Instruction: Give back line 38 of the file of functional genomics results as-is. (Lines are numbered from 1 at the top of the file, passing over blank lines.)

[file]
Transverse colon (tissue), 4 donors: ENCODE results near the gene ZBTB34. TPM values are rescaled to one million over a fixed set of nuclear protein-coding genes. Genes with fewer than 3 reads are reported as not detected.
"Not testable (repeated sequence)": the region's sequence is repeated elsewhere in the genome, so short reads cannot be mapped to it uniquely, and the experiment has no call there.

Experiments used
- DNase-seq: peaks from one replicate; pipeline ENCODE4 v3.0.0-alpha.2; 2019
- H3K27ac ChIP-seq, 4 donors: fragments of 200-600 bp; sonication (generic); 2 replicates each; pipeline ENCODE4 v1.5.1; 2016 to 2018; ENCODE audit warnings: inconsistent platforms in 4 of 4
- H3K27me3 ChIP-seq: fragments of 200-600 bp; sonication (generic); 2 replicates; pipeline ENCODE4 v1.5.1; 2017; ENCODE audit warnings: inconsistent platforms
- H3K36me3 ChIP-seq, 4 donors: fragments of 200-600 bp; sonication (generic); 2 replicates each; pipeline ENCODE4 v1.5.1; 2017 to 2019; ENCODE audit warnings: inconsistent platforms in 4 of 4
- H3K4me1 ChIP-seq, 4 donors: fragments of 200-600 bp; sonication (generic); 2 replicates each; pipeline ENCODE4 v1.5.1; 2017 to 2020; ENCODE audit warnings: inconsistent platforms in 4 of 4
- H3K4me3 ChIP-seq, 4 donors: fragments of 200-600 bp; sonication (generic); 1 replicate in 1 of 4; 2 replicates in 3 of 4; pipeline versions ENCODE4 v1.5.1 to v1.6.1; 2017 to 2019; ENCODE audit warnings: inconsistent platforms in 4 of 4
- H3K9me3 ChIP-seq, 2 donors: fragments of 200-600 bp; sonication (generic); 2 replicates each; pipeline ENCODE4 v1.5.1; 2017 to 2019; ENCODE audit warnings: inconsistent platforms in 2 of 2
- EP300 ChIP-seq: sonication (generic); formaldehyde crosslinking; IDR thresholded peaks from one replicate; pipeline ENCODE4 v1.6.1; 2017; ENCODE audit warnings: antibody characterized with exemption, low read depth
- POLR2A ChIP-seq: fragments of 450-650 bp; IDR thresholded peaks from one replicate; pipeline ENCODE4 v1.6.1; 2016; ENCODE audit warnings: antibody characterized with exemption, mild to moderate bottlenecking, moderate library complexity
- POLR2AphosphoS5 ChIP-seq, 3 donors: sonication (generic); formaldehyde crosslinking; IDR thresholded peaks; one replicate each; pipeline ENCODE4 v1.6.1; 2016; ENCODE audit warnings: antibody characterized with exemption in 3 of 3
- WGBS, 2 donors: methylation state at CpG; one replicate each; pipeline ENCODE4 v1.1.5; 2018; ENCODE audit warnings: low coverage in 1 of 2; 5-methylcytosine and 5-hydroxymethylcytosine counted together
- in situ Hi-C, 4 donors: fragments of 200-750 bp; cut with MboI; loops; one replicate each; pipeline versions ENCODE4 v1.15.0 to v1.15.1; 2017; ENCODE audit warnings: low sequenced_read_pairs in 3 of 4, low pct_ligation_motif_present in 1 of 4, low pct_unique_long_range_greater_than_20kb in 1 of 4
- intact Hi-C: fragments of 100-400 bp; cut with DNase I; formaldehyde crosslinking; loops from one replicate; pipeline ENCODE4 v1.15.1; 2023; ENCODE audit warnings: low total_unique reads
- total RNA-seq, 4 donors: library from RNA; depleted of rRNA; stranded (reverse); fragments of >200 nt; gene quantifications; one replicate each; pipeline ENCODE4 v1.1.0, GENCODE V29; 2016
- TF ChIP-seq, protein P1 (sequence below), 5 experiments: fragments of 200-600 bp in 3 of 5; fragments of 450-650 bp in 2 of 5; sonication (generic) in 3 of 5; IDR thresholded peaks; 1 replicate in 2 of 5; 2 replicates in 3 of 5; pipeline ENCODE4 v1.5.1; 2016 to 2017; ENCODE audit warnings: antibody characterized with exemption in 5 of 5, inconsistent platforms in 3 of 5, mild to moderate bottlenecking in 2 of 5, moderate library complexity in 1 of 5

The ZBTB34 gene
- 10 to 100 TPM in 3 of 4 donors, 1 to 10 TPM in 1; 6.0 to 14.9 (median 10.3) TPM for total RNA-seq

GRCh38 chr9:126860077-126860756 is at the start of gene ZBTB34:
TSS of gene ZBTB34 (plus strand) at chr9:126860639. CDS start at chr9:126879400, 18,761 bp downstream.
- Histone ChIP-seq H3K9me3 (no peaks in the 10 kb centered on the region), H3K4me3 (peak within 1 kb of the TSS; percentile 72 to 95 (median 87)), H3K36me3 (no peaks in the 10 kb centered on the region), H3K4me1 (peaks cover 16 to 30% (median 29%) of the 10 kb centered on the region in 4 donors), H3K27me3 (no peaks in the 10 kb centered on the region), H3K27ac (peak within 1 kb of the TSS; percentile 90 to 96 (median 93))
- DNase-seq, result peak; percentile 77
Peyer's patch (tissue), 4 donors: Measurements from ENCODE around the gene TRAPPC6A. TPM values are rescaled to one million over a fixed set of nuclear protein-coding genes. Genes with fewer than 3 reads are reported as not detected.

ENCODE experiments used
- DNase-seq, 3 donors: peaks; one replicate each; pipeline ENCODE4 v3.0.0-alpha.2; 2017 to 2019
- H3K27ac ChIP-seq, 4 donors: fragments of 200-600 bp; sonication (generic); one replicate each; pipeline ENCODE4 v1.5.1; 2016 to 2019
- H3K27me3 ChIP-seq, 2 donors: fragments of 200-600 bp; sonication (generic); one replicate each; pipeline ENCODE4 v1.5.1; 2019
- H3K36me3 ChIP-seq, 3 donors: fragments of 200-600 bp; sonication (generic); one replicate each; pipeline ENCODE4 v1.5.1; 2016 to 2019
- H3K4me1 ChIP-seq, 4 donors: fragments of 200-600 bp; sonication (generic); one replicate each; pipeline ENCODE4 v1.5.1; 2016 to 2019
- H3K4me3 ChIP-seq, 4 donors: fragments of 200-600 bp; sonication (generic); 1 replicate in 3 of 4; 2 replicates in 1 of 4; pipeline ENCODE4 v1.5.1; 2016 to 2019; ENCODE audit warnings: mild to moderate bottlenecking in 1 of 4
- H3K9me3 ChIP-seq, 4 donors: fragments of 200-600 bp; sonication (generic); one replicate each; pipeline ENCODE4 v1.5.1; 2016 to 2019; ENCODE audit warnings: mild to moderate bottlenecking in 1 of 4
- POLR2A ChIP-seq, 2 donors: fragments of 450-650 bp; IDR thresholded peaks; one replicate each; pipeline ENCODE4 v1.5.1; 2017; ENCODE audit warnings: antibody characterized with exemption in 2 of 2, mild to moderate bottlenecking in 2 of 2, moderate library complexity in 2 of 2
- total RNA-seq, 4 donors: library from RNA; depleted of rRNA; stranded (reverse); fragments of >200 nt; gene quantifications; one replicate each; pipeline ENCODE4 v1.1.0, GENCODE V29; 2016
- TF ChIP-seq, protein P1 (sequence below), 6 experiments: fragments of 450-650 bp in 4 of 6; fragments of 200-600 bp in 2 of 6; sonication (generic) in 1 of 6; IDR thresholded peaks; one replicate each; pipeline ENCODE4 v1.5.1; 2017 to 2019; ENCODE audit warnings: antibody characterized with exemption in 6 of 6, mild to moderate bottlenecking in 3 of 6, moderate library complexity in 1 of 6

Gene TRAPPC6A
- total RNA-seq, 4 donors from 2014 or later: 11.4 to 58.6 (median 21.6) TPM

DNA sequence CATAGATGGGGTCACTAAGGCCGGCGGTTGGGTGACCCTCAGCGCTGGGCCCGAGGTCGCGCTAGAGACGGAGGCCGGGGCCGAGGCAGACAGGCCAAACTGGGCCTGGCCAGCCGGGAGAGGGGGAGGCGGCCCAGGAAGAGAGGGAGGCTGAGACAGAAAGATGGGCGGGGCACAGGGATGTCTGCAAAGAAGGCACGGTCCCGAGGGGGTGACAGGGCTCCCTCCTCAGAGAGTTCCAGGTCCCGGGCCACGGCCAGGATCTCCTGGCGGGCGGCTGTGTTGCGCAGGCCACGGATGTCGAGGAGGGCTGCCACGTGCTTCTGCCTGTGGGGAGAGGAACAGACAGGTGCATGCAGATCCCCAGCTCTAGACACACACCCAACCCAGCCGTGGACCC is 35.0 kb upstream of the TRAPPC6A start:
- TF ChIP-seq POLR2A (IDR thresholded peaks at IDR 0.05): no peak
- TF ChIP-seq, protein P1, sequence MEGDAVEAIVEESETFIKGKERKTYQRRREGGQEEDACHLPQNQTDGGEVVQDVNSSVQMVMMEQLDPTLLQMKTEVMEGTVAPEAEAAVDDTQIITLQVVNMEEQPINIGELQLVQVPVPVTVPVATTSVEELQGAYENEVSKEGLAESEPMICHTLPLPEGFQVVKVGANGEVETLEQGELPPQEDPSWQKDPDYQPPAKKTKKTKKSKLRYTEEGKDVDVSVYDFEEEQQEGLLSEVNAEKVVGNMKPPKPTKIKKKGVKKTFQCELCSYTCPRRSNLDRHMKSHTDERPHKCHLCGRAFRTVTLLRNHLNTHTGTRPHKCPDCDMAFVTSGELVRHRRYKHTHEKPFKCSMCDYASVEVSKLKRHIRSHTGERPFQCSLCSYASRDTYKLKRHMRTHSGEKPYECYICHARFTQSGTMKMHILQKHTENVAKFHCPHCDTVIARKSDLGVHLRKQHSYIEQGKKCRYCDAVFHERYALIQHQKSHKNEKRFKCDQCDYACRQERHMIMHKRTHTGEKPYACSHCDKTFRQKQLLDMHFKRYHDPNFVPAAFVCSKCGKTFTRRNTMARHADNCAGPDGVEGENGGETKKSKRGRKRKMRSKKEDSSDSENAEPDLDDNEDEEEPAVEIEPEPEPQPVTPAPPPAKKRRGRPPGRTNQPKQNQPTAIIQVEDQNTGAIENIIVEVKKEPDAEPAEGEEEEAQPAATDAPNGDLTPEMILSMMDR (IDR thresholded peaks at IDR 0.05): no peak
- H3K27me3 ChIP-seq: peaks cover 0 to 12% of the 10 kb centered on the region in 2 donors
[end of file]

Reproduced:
- total RNA-seq, 4 donors from 2014 or later: 11.4 to 58.6 (median 21.6) TPM